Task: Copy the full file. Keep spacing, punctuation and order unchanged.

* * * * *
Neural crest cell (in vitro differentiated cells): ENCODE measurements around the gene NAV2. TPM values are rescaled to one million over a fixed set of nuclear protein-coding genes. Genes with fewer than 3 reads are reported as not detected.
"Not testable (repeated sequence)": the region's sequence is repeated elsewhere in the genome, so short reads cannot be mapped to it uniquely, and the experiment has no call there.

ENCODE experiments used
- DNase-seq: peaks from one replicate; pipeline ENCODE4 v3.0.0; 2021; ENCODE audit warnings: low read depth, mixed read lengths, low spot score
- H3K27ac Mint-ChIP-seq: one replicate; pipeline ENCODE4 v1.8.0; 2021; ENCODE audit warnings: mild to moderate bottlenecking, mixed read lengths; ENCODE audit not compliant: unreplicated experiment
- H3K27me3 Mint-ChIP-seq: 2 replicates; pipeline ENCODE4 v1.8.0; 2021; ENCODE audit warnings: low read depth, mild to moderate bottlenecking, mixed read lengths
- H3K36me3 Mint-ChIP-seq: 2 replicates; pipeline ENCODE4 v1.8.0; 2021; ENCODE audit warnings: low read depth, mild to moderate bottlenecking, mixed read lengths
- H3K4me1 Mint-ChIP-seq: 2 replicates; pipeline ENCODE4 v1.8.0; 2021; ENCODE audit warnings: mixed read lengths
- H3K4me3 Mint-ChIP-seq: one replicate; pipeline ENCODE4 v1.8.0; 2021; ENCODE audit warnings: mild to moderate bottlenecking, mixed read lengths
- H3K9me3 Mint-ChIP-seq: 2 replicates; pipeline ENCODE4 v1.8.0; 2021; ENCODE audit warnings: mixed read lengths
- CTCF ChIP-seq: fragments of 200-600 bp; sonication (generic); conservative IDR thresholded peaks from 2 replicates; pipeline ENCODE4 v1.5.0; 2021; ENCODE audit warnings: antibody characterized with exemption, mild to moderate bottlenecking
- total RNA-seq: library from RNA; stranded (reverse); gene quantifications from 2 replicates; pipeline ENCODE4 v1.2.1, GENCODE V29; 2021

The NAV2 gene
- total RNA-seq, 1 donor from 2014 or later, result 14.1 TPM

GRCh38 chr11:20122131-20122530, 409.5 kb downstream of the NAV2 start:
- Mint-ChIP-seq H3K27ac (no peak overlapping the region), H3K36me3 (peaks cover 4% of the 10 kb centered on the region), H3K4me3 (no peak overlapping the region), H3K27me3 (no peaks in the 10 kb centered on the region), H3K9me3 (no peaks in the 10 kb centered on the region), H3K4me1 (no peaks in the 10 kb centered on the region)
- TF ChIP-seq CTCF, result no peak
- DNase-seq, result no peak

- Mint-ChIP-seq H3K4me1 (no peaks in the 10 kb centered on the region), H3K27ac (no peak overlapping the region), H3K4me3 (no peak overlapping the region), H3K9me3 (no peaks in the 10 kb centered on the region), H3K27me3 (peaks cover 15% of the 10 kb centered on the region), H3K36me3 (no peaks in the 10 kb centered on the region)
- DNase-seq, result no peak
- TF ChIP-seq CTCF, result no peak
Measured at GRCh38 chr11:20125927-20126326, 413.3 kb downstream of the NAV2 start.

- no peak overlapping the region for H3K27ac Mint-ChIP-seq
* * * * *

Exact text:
Neural crest cell (in vitro differentiated cells): ENCODE measurements around the gene NAV2. TPM values are rescaled to one million over a fixed set of nuclear protein-coding genes. Genes with fewer than 3 reads are reported as not detected.
"Not testable (repeated sequence)": the region's sequence is repeated elsewhere in the genome, so short reads cannot be mapped to it uniquely, and the experiment has no call there.

ENCODE experiments used
- DNase-seq: peaks from one replicate; pipeline ENCODE4 v3.0.0; 2021; ENCODE audit warnings: low read depth, mixed read lengths, low spot score
- H3K27ac Mint-ChIP-seq: one replicate; pipeline ENCODE4 v1.8.0; 2021; ENCODE audit warnings: mild to moderate bottlenecking, mixed read lengths; ENCODE audit not compliant: unreplicated experiment
- H3K27me3 Mint-ChIP-seq: 2 replicates; pipeline ENCODE4 v1.8.0; 2021; ENCODE audit warnings: low read depth, mild to moderate bottlenecking, mixed read lengths
- H3K36me3 Mint-ChIP-seq: 2 replicates; pipeline ENCODE4 v1.8.0; 2021; ENCODE audit warnings: low read depth, mild to moderate bottlenecking, mixed read lengths
- H3K4me1 Mint-ChIP-seq: 2 replicates; pipeline ENCODE4 v1.8.0; 2021; ENCODE audit warnings: mixed read lengths
- H3K4me3 Mint-ChIP-seq: one replicate; pipeline ENCODE4 v1.8.0; 2021; ENCODE audit warnings: mild to moderate bottlenecking, mixed read lengths
- H3K9me3 Mint-ChIP-seq: 2 replicates; pipeline ENCODE4 v1.8.0; 2021; ENCODE audit warnings: mixed read lengths
- CTCF ChIP-seq: fragments of 200-600 bp; sonication (generic); conservative IDR thresholded peaks from 2 replicates; pipeline ENCODE4 v1.5.0; 2021; ENCODE audit warnings: antibody characterized with exemption, mild to moderate bottlenecking
- total RNA-seq: library from RNA; stranded (reverse); gene quantifications from 2 replicates; pipeline ENCODE4 v1.2.1, GENCODE V29; 2021

The NAV2 gene
- total RNA-seq, 1 donor from 2014 or later, result 14.1 TPM

GRCh38 chr11:20122131-20122530, 409.5 kb downstream of the NAV2 start:
- Mint-ChIP-seq H3K27ac (no peak overlapping the region), H3K36me3 (peaks cover 4% of the 10 kb centered on the region), H3K4me3 (no peak overlapping the region), H3K27me3 (no peaks in the 10 kb centered on the region), H3K9me3 (no peaks in the 10 kb centered on the region), H3K4me1 (no peaks in the 10 kb centered on the region)
- TF ChIP-seq CTCF, result no peak
- DNase-seq, result no peak

- Mint-ChIP-seq H3K4me1 (no peaks in the 10 kb centered on the region), H3K27ac (no peak overlapping the region), H3K4me3 (no peak overlapping the region), H3K9me3 (no peaks in the 10 kb centered on the region), H3K27me3 (peaks cover 15% of the 10 kb centered on the region), H3K36me3 (no peaks in the 10 kb centered on the region)
- DNase-seq, result no peak
- TF ChIP-seq CTCF, result no peak
Measured at GRCh38 chr11:20125927-20126326, 413.3 kb downstream of the NAV2 start.

- no peak overlapping the region for H3K27ac Mint-ChIP-seq